QUESTION: – Is coarse ground coffee better? There’s a setting on my coffee machine that grinds beans before it brews and I wonder which setting I should use. – Lily W.
ANSWER: – Coarse ground coffee is better for certain brewing techniques, and fine ground coffee works better for others. The key to figuring out which grind size is best for you is to determine your preferred brewing technique and then experiment with different grind sizes within the recommended range for your device.
If you use a french press, or you prefer cold brewing extraction, you will want to opt for a coarse ground coffee. Coarse grounds are also preferred for percolators and cowboy coffee.
If you are trying to use coarse ground coffee to brew espresso in an espresso machine, you are not going to enjoy the result. This is because espresso machines call for very fine ground coffee due to the quick extraction time needed for brewing espresso.
Because the extraction process takes much longer in a french press, you need to use a coarser grind to get the best brew, as coarse coffee grounds need a bit more time immersed in hot water in order to get the proper brew strength. French presses use a metal screen to filter the grounds out of the brew as well, so it’s important to use a coarse ground coffee so that the grounds don’t travel through the filter and into your drink.
French presses call for coarse to medium-coarse grounds. If your french press coffee is turning up on the sour side when you use coarse grounds, adjust your grinder to a slightly finer grind size. If your coffee is coming out bitter, adjust to a slightly coarser grind size.
Cold brew coffee requires a very long extraction process due to its use of room temperature water instead of hot water, therefore, cold brew requires a very coarse grind size for the best results. The larger surface area means there is more coffee to penetrate in order to get a good extraction. If you use a fine ground coffee to make cold brew, the batch you make would be incredibly bitter tasting, as the small surface area grounds would quickly become over-extracted, even in room temperature water.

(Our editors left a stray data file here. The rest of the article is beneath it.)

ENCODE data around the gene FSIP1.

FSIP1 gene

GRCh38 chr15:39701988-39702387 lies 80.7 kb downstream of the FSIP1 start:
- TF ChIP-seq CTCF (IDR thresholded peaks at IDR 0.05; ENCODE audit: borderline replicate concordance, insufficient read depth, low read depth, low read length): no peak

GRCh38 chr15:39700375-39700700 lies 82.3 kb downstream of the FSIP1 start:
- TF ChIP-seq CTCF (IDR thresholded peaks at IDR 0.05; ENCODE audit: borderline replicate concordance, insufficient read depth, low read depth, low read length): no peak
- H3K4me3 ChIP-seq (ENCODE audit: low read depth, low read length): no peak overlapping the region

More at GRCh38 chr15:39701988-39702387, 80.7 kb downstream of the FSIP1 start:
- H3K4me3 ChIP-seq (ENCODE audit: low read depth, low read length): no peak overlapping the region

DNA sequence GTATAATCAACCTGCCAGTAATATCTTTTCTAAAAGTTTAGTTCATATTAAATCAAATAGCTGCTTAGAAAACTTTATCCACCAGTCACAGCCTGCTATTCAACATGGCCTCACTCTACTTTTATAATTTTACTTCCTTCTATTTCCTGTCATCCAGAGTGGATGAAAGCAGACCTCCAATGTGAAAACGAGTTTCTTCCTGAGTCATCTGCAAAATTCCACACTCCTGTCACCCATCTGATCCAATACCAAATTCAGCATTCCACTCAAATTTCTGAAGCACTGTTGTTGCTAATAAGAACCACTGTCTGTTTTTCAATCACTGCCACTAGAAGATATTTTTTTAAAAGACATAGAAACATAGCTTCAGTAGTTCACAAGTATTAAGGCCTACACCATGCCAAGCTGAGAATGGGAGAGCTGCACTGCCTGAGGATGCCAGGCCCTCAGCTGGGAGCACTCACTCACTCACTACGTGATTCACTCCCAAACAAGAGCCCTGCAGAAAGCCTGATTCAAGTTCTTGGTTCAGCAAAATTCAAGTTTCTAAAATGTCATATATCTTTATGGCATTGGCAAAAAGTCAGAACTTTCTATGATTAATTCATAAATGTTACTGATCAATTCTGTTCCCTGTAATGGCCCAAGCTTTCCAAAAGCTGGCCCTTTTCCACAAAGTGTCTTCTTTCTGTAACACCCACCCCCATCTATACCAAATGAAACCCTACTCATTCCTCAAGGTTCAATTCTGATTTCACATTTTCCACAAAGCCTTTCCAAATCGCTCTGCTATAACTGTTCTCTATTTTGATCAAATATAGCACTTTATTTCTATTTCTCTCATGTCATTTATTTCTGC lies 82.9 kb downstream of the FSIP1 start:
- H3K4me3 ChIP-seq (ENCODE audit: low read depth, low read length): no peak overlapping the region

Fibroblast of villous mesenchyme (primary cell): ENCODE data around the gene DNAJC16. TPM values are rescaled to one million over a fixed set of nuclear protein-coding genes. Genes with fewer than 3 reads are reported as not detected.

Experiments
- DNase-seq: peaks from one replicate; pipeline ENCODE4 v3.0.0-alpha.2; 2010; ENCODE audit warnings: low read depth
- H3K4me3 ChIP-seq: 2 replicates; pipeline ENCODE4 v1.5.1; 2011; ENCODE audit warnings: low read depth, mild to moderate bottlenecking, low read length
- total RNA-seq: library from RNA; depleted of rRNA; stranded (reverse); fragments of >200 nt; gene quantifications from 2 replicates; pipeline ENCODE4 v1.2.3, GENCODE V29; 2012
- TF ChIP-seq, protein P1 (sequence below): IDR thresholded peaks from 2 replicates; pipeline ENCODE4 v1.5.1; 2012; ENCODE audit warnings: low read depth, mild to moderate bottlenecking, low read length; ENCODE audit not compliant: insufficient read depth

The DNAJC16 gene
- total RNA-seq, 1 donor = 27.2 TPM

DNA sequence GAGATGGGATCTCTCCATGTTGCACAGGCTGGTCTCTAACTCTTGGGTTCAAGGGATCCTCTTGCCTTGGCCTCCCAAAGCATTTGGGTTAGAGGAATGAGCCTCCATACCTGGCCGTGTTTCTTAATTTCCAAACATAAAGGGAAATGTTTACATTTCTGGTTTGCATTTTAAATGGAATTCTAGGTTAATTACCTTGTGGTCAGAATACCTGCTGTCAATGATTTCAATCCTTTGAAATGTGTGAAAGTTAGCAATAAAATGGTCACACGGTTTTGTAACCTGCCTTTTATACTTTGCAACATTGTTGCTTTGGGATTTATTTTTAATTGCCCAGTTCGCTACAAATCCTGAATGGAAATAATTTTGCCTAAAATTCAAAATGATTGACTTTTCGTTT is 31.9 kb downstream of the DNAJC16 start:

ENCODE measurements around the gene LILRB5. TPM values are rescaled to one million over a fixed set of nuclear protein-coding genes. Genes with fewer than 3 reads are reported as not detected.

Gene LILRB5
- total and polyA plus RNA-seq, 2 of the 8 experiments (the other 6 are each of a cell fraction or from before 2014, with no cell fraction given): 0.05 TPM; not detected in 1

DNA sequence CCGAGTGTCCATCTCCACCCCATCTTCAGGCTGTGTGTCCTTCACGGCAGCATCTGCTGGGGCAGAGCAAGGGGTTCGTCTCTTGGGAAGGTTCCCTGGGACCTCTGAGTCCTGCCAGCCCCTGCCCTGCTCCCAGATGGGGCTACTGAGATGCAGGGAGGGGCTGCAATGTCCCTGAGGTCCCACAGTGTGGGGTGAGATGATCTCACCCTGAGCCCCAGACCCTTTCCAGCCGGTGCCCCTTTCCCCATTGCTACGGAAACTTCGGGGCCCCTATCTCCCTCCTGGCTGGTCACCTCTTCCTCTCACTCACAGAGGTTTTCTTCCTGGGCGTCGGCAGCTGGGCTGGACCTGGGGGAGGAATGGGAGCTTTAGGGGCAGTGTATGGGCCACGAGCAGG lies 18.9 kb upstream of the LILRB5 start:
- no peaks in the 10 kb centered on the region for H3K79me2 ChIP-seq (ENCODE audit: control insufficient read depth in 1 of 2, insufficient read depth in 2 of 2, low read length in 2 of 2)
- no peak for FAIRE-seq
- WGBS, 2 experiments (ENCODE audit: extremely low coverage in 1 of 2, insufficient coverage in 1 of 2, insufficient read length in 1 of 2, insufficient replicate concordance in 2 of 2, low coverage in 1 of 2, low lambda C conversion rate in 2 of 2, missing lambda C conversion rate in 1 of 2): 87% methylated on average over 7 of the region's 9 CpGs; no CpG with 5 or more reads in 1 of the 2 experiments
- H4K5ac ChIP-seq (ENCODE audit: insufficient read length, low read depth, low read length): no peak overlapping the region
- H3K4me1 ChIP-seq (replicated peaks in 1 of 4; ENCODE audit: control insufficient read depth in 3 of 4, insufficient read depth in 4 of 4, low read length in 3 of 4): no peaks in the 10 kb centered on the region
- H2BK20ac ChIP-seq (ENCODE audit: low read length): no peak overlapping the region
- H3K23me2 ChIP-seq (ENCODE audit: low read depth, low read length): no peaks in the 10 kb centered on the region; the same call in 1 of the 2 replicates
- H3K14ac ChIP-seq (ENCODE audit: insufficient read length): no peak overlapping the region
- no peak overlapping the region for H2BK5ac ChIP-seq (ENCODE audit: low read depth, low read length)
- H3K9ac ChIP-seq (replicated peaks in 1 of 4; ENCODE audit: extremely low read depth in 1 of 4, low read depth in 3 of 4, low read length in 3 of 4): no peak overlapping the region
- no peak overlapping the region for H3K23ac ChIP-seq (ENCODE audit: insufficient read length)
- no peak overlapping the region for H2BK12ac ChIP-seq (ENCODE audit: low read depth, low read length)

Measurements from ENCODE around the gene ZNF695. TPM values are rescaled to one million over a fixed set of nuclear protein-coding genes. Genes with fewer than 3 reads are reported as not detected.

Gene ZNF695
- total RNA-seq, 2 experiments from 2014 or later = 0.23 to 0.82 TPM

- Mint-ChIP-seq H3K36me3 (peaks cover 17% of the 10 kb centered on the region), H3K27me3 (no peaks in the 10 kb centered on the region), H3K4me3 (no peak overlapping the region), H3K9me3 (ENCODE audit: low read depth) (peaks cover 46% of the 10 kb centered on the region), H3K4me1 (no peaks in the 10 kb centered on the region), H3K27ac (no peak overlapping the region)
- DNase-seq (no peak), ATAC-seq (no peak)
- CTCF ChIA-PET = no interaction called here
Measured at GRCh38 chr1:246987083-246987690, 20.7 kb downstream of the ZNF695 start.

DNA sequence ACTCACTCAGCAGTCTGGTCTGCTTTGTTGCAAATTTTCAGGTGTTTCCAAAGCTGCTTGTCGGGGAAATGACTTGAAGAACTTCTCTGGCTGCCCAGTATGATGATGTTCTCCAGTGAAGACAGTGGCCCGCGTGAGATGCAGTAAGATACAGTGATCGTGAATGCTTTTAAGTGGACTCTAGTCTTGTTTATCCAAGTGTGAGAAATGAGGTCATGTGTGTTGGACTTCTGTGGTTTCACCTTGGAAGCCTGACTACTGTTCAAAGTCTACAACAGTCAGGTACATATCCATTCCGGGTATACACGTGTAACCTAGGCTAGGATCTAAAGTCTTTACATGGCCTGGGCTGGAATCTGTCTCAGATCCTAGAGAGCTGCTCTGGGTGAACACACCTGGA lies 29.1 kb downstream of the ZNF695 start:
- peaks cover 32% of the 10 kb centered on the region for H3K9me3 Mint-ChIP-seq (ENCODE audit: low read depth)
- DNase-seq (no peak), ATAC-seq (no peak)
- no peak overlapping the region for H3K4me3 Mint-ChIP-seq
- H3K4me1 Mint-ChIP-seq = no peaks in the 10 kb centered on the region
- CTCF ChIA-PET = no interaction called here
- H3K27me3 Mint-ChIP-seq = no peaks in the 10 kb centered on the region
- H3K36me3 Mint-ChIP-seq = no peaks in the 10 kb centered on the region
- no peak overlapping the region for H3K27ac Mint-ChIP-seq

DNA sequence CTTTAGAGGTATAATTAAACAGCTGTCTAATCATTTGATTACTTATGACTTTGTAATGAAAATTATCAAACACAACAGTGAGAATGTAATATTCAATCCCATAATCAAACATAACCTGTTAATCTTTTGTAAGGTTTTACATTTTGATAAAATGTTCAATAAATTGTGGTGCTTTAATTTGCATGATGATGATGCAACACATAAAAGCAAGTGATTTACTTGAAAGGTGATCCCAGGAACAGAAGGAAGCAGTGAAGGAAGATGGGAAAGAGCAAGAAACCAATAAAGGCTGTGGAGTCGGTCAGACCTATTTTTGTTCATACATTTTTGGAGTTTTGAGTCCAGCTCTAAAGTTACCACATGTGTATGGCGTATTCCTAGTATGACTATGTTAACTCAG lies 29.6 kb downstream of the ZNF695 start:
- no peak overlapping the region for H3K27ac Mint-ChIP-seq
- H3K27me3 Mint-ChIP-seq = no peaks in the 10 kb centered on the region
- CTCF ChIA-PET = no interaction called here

Percolators run water through the grounds multiple times, so without a coarse ground, you will end up brewing a very bitter and over-extracted cup of coffee. Using fine ground coffee in a percolator also potentially runs the risk of getting coffee silt in your brew. If you are brewing coffee at the campsite, you need to use coarse grounds so that the grounds stay at the bottom of the pot when you pour the coffee out into your cups.
The automatic drip coffee makers call for medium to medium fine grounds. Experiment with adjustments to size in this general vicinity until you get the perfect size for your particular machine. Pour over devices call for medium fine grounds to help prevent over-extraction. Espresso machines will require fine grounds to get the perfect draw. Aeropress machines and Moka pots also need fine to medium-fine grounds due to the quick, espresso-like extraction method.
Coarse ground coffee is better for certain methods of brewing than fine ground coffee, including french press, cold brew, purolator coffee, and cowboy coffee, while fine grounds are better for espresso machines, automatic drip machines, pour over devices, Moka pots, and Aeropress machines.